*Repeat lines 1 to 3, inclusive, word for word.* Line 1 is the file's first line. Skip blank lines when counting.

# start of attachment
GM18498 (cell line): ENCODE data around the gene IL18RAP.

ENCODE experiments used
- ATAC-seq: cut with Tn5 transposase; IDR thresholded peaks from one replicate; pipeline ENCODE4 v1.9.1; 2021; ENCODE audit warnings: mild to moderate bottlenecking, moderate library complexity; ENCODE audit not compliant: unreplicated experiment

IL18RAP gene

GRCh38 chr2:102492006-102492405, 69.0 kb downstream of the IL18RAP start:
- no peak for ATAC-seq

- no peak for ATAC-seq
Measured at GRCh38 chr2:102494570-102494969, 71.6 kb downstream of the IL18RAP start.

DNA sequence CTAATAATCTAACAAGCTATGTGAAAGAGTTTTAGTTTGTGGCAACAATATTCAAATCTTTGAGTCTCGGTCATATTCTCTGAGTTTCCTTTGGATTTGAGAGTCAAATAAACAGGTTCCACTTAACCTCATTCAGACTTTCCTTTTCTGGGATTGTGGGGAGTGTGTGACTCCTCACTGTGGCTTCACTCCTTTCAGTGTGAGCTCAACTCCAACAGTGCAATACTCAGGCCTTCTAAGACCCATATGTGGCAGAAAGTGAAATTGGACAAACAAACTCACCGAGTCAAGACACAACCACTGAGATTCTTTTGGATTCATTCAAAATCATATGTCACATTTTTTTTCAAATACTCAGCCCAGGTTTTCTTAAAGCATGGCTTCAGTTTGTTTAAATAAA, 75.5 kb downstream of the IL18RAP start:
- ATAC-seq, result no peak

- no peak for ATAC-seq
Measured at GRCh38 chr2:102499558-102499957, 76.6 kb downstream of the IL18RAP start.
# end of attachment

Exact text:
GM18498 (cell line): ENCODE data around the gene IL18RAP.

ENCODE experiments used
- ATAC-seq: cut with Tn5 transposase; IDR thresholded peaks from one replicate; pipeline ENCODE4 v1.9.1; 2021; ENCODE audit warnings: mild to moderate bottlenecking, moderate library complexity; ENCODE audit not compliant: unreplicated experiment